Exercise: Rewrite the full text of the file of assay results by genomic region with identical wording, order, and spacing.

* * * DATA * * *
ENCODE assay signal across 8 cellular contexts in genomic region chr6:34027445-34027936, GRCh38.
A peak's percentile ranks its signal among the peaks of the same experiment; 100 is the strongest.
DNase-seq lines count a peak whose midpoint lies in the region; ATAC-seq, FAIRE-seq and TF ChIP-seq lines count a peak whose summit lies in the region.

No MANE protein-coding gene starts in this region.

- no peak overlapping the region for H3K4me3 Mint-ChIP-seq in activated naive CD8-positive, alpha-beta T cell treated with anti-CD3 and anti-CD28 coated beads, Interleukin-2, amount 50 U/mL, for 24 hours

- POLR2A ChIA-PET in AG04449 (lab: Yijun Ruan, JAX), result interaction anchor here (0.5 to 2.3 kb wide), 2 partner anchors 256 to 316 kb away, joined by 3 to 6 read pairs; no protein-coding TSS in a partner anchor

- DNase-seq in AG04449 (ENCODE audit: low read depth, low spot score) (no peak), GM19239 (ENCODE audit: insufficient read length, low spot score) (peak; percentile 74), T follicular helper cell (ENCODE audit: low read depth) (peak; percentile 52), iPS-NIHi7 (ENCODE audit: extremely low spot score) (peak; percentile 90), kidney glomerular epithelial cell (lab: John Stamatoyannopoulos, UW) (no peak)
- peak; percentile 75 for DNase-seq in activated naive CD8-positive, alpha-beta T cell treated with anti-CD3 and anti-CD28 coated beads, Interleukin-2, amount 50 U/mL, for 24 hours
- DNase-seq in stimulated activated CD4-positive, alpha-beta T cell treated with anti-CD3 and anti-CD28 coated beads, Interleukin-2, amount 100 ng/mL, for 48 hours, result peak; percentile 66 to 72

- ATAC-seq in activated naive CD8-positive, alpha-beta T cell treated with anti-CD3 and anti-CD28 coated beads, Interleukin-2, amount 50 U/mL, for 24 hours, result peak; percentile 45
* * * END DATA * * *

ENCODE assay signal across 8 cellular contexts in genomic region chr6:34027445-34027936, GRCh38.
A peak's percentile ranks its signal among the peaks of the same experiment; 100 is the strongest.
DNase-seq lines count a peak whose midpoint lies in the region; ATAC-seq, FAIRE-seq and TF ChIP-seq lines count a peak whose summit lies in the region.

No MANE protein-coding gene starts in this region.

- no peak overlapping the region for H3K4me3 Mint-ChIP-seq in activated naive CD8-positive, alpha-beta T cell treated with anti-CD3 and anti-CD28 coated beads, Interleukin-2, amount 50 U/mL, for 24 hours

- POLR2A ChIA-PET in AG04449 (lab: Yijun Ruan, JAX), result interaction anchor here (0.5 to 2.3 kb wide), 2 partner anchors 256 to 316 kb away, joined by 3 to 6 read pairs; no protein-coding TSS in a partner anchor

- DNase-seq in AG04449 (ENCODE audit: low read depth, low spot score) (no peak), GM19239 (ENCODE audit: insufficient read length, low spot score) (peak; percentile 74), T follicular helper cell (ENCODE audit: low read depth) (peak; percentile 52), iPS-NIHi7 (ENCODE audit: extremely low spot score) (peak; percentile 90), kidney glomerular epithelial cell (lab: John Stamatoyannopoulos, UW) (no peak)
- peak; percentile 75 for DNase-seq in activated naive CD8-positive, alpha-beta T cell treated with anti-CD3 and anti-CD28 coated beads, Interleukin-2, amount 50 U/mL, for 24 hours
- DNase-seq in stimulated activated CD4-positive, alpha-beta T cell treated with anti-CD3 and anti-CD28 coated beads, Interleukin-2, amount 100 ng/mL, for 48 hours, result peak; percentile 66 to 72

- ATAC-seq in activated naive CD8-positive, alpha-beta T cell treated with anti-CD3 and anti-CD28 coated beads, Interleukin-2, amount 50 U/mL, for 24 hours, result peak; percentile 45